My cousin James told me about an event with Techno and House DJs from WBMX on the bill. He referred to the event as a club, but I had my doubts they would let someone my age enter. I didn’t know anyone else from my school that went to sh** like that.
   “Can I get into it?” I suspiciously asked. 
   “Yeah, don’t worry about that. It’s at a warehouse on the south side. They won’t care about age, as long as you’re cool, oh, and if you can find the place.”
   I perked up, “Yeah?”
   “Yea, bring your deck. You can probably skate there, too.” 
   “So it’s not really a club, then, is it?”
   Confidently, he said, "No, I guess not. But you’ll like it." 
   Sold.

   A ride through some questionable areas of the city and the car stopped at a dark area off 43rd and Halstead, in the McKinley Park area. James pointed out a building, but it looked like a dirty, crack-house and I let him know my concern. However, that astute observation put it lightly. The venue was a boarded up, run-down warehouse that I wouldn’t dare to go into in the day, let alone at night. Still, when it came to their music, these people meant business, because someone ripped boards off one of the doors and that was the entry. There was a steady stream of people walking to the entrance, where an impressively large man stood and waved people in as if you had to pass his test before you could be allowed entrance into the secret hideout. It was incredible. A seemingly innocuous warehouse, yet droves of people knew what was inside. The whole affair was intriguing and exhilarating. I couldn’t wait to see the inside.
   Once inside, however, I was immediately underwhelmed with the building and setup. Dirty and drab walls gave me the impression the business that previously operated there had long since closed. The floor was concrete, but looked almost like asphalt, from the years of grime and dirt accumulation. Sitting down was not going to be an option. The rest of the warehouse didn’t offer much else to see, other than speakers on the ground, next to each side of a table that held the DJ setup. But there was something electric in the air. The empty space was filled with sound that pulsated and pounded rhythmically as if it called me in for a closer inspection.
   I threw down my skateboard and rolled over to people that hung out in the back of the warehouse, removed from the hundred or so others that danced close to the speakers and DJ. I wasn’t the only kid with a board either. Others zipped back and forth in that rear section of the warehouse, unfazed by the rest of the crowd. We seemed to be diametric from the dancers, yet none of them care that we weren’t dancing. The mixture of music, skating and dancing were nothing I had ever seen before. 
   Through the course of the night, I smoked two joints and eventually joined the dancers’ section. It took a little time for me to let loose, but when one of the DJs played “Get Busy” from Mr. Lee, the urge to move my feet that couldn’t be held back any longer. From then, I was lost in the music until the early morning, as the DJs played a mixture of some songs that made me feel like I was listening to WBMX.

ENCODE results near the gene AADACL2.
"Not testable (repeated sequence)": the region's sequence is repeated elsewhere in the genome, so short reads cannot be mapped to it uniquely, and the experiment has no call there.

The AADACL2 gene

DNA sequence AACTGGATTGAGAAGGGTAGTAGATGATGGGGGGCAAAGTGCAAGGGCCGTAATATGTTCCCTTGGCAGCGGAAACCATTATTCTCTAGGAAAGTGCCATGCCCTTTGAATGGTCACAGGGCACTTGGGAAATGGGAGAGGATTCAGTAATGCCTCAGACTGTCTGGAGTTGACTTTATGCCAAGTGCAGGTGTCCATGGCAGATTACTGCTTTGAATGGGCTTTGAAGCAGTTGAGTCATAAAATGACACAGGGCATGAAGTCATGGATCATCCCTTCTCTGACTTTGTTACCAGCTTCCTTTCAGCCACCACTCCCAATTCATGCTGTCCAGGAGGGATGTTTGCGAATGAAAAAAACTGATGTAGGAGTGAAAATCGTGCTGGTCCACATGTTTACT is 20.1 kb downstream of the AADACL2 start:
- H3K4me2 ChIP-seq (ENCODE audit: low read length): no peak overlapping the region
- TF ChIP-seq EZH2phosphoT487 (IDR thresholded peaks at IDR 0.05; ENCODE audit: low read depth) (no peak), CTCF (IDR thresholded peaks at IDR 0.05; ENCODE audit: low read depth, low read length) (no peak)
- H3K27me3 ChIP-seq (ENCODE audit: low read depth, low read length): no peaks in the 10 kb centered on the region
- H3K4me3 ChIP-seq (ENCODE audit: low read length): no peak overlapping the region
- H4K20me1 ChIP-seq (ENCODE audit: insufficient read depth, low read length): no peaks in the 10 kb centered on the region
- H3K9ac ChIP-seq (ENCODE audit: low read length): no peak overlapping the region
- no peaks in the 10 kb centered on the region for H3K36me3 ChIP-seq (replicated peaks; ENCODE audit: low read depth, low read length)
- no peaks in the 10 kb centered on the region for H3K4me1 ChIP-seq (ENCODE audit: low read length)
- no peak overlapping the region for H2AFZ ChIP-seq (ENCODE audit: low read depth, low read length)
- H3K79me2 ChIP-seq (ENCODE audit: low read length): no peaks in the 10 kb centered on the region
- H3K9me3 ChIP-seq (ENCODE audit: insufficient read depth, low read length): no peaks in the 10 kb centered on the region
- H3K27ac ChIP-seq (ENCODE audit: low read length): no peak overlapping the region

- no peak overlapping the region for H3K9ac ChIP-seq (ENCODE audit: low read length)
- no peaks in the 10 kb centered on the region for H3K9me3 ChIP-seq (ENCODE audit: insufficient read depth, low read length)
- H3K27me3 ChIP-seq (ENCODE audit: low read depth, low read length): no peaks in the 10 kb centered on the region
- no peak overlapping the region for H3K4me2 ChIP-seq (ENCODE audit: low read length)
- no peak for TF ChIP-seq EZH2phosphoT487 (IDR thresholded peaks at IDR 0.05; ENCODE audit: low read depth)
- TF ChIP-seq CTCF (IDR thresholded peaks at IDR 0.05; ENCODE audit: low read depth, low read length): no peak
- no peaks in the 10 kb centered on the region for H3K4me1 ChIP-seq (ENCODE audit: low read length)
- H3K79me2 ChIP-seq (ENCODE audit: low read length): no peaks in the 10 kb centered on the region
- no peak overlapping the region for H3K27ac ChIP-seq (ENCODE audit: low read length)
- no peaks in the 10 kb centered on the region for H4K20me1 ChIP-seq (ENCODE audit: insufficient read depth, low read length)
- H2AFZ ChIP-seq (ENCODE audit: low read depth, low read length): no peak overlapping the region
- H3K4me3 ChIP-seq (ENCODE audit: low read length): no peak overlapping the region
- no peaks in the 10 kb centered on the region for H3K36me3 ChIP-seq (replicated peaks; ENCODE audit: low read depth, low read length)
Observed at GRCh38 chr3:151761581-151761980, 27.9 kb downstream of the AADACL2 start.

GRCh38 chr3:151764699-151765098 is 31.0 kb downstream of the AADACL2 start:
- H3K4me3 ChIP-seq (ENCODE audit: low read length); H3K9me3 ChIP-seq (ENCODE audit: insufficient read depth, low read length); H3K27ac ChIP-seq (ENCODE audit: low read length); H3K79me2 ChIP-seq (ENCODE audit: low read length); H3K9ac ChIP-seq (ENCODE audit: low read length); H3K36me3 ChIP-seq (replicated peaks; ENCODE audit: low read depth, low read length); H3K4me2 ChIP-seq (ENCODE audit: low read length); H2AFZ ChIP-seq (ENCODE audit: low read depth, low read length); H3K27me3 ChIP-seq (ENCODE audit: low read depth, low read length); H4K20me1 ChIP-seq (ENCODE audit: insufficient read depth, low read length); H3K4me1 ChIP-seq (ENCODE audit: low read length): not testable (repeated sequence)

James rudely brought me back to reality with a request to leave when it was 5:00 am, but I didn’t want to be anywhere but at raves like that one. I couldn’t explain it, but I felt attached to the dirty, sh**ty warehouse. For a moment in the sea of teenage trepidation, I found a place to call home. In those hours, I could escape all that bullsh** in my life, and I wasn’t judged or mocked. I was free. That was where I belonged, where I wanted to be and that was my first rave experience.
« Last Edit: May 23, 2017, 01:26:34 PM by blakeS » Logged
samcantcook
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« Reply #1 on: May 19, 2017, 09:48:29 AM »

**NSFW**

Morning. At least, it appeared to be morning. cliche to begin with a character waking up. It works if you subvert what's otherwise an overdone beginning, but nothing unusual happens here. I opened my eyes and allowed the daylight to pierce the darkness except he's not allowing the daylight to do anything. It's a natural cause and effect: he opened his eyes, if there's sunlight, by default, he's going to be able to see... that encapsulated my mind as if my eyelids were curtains, whipped open. A few sentences in to this and we are still describing a character waking up. Well, the light met one eye, because the other was buried in a filthy carpet that smelled of spilled beer, cigarettes, mud and a little sh**. Almost in tandem with the visual and odorous assault this feels overwritten to me, I was greeted by a throbbing head that made it hard to process my predicament. Even so, I could tell it wasn’t nighttime, and I wasn’t in my bed; that’s when the post-party shame set in. 
It couldn’t have been a coincidence; I swear I had been in that position before. Not the exact spot in the same place, per se, but the taste of alcohol on my breath and lightheadedness reminded me of a time oddly familiar. It wasn’t even the headache that bothered me; rather being in a mildly incapacitated state that I had experienced before.